California plan to license nonlawyers draws heated response

  • The proposal would create "legal paraprofessionals" in the state
  • Two key state lawmakers have already expressed their opposition

(Reuters) - Attorneys have a lot to say about allowing competition from so-called paraprofessionals in California.

The State Bar of California this week said it had received 1,318 public comments on a proposal that would enable specially trained nonlawyers to offer legal advice in limited settings, such as employment and consumer debt, in a bid to expand access to legal services.

More than 800 people who wrote in during the 110-day public comment period opposed the proposal, and some of the roughly 325 supporters said they would like to see modifications to the plan. Others did not express a clear preference.

The plan to license nonlawyers already faces criticism from some state lawmakers, who said the bar should be focused on attorney discipline and not adding new programs.

“The amount of public comment shows that there is great interest in this item from people with different interests, scopes, and perspectives, and we welcome their input,” the state bar said in a prepared statement.

Washington, Arizona and Utah already have similar legal paraprofessional programs, or are currently piloting them. Washington's program, launched in 2012, is the oldest, though the Washington Supreme Court last year decided to cease offering new licenses.

California would be the largest state to embrace such a plan. Supporters hope it would spur a wider movement toward legal paraprofessionals, who are also referred to as limited license legal professionals. They say paraprofessionals are key to improving access to justice because legal paraprofessionals can provide services at a lower cost than attorneys.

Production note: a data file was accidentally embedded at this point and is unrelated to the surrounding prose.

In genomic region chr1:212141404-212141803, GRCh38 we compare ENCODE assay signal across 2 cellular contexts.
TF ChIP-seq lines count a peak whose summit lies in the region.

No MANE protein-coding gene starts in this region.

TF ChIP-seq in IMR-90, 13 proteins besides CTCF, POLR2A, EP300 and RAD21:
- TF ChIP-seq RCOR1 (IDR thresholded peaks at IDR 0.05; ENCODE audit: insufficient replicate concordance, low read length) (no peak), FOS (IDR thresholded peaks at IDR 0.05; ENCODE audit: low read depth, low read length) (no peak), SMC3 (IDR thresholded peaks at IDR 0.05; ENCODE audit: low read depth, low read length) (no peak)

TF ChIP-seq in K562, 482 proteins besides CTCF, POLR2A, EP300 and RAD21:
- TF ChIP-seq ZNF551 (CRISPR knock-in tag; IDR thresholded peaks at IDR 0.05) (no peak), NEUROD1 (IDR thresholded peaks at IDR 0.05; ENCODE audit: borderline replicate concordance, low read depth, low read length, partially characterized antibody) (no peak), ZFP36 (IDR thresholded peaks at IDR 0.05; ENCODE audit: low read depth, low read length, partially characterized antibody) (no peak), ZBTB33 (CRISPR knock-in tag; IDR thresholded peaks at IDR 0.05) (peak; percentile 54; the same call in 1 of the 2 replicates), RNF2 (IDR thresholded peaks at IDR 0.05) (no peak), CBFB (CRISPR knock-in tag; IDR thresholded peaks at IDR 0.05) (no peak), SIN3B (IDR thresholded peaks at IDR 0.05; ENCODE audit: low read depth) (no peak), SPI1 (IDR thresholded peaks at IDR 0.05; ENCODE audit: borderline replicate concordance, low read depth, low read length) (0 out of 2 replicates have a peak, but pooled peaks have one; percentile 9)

However, the state bar’s board of trustees heard from many opponents in September when it voted to put the proposal out for public comment. In December, the chairs of the state’s two legislative judiciary committees expressed concern over the time and resources the bar has devoted to the proposal’s development.

“Unfortunately, it appears that the State Bar has chosen to divert its attention from its core mission of protecting the public and addressing the critical issues affecting the discipline system,” wrote Assemblyman Mark Stone and Senator Tom Umberg in a Dec. 7 letter to Ruben Duran, chair of the state bar’s board of trustees.

In addition to gaining final approval by the state bar’s board of trustees, both the California Supreme Court and the state legislature would have to sign off on the plan before it could be implemented.

(EDITOR'S NOTE: This story has been updated with additional details about the comments received by the State Bar of California.)

Read more:

'A very big deal.' Nonlawyer licensing plan clears hurdle in California

Washington state to end program that gives non-lawyers limited license

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Karen Sloan reports on law firms, law schools, and the business of law. Reach her at